A winter of weather extremes has made for a difficult maple syrup season, and scientists who study climate change say more challenges are on tap.
"The temperature extremes...are different in a way that you're not getting enough sap," said forest ecologist Andy Whitman, Director of Sustainable Economies at Manomet. "Variability is a real problem."
He says compared to 50 years ago, Maine's maple syrup season is, on average, eight days earlier and 10 percent shorter.
Tree health is also expected to decline.
"By the end of this century, the habitat for maple trees will be 40-percent less" in Maine, said Whitman.
Maple syrup producer Mark Cooper says the difficult weather trends make the sugaring season a challenge.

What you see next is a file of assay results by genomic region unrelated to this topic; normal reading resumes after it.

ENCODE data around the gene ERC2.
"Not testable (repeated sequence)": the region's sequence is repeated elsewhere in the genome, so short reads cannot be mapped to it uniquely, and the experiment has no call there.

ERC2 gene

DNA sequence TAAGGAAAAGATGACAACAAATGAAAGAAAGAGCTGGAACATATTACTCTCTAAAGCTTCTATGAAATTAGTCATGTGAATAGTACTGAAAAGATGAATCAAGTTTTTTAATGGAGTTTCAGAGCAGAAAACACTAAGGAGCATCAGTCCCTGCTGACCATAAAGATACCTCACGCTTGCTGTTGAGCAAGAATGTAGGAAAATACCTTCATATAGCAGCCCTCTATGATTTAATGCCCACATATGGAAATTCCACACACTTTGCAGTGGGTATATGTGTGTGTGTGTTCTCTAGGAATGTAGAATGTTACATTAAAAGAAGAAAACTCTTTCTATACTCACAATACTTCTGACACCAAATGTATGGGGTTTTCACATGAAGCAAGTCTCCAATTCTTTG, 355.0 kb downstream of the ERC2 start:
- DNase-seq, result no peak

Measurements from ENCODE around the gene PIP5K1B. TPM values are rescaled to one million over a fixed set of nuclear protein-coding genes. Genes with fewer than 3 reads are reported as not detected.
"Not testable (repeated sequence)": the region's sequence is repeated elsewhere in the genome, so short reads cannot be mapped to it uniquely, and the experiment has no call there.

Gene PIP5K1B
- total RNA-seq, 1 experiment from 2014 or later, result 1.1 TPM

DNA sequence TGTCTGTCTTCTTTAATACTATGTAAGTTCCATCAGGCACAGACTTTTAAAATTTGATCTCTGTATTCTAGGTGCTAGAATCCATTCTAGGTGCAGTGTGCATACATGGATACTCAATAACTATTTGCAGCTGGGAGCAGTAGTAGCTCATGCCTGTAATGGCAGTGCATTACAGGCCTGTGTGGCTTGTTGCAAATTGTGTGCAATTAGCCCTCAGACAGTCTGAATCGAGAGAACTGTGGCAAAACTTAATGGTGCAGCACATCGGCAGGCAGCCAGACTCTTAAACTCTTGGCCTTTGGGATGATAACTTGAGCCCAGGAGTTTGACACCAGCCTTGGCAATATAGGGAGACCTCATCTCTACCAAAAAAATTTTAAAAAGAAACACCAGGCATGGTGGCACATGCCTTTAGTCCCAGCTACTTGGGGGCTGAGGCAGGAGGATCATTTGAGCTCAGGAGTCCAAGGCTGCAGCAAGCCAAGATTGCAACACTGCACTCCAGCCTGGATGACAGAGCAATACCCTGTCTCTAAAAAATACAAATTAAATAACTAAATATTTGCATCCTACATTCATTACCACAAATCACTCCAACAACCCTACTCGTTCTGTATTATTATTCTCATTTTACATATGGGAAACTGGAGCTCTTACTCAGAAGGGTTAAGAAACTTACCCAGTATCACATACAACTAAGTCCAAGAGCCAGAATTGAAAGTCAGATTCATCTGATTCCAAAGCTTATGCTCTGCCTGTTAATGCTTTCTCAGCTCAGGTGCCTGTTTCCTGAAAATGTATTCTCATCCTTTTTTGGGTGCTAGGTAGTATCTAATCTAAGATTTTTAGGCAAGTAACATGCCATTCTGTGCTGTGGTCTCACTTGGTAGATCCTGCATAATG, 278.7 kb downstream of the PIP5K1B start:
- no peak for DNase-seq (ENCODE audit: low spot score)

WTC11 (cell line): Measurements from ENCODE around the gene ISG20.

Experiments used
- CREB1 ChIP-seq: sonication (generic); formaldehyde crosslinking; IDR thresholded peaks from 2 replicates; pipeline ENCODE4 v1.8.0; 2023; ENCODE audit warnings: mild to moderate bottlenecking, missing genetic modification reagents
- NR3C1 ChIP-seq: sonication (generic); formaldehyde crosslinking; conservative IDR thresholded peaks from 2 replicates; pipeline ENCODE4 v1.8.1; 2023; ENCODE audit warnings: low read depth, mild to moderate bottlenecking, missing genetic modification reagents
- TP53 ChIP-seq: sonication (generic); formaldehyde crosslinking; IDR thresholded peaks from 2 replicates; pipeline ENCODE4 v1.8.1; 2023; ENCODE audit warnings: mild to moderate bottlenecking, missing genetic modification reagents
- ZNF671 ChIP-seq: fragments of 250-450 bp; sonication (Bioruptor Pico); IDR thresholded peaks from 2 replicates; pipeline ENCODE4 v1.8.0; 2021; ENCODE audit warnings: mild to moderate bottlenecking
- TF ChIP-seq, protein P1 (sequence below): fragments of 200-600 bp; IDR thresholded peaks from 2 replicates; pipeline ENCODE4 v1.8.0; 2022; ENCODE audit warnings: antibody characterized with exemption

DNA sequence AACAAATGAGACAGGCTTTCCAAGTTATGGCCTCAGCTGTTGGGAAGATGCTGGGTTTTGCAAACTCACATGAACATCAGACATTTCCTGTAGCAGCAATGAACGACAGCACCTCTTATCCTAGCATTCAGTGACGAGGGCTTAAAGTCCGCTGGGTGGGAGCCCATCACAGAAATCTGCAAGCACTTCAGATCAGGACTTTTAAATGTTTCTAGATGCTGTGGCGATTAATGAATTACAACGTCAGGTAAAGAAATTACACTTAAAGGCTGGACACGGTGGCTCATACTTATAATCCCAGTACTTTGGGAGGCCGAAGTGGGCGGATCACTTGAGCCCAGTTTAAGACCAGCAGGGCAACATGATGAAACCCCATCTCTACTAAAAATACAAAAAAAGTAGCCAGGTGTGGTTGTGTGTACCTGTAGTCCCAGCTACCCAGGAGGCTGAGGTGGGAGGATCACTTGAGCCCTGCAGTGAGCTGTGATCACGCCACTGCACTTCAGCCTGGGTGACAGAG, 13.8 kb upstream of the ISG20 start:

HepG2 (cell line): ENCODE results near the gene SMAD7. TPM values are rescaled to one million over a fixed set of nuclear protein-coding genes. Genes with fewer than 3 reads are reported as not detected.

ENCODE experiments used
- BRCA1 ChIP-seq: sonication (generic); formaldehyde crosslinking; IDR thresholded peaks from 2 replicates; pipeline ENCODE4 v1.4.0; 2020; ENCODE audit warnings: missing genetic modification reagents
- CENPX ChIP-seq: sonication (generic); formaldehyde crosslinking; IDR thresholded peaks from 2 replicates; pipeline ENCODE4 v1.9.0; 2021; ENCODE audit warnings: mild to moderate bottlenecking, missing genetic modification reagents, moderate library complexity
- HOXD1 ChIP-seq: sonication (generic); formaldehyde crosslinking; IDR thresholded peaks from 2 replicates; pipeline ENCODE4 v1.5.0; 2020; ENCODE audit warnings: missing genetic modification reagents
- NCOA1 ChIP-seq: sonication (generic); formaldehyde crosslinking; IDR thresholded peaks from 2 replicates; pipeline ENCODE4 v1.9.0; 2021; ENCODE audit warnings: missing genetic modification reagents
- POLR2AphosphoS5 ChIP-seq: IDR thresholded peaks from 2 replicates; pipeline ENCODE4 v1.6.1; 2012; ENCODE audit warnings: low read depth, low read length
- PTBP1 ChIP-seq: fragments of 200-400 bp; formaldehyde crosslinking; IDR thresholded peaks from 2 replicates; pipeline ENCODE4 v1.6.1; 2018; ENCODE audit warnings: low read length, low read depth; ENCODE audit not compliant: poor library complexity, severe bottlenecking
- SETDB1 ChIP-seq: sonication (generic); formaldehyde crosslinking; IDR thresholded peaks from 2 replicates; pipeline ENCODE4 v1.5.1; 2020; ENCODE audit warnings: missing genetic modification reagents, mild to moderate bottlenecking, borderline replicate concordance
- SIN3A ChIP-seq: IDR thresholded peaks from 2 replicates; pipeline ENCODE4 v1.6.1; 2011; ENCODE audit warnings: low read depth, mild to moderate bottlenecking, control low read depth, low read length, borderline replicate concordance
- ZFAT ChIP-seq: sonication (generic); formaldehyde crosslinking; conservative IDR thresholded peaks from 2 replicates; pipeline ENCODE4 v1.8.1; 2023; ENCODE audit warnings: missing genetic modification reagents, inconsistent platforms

"We have to work a lot harder to get the sap," he said.
From Coopers Royal Heritage Farm, Cooper has been producing maple syrup for 30 years.
"Some years, our production is well below half of what it used to be," he said. "The wide swings in temperature is something we didn't use to deal with. Now we're getting 60 degree days in February, and below zero temperatures in March."
He worries about the long-term future of the industry. In the short-term, his investment in vacuum technology is paying off. A tubing system in his maple trees can force out sap when the weather isn't cooperating.
Cooper said a vacuum system can cost producers several thousand dollars.
Whitman thinks only the larger producers who can afford the technology may be able to produce maple syrup in the future.
"I think in the future, smaller producers are going to exit," he said.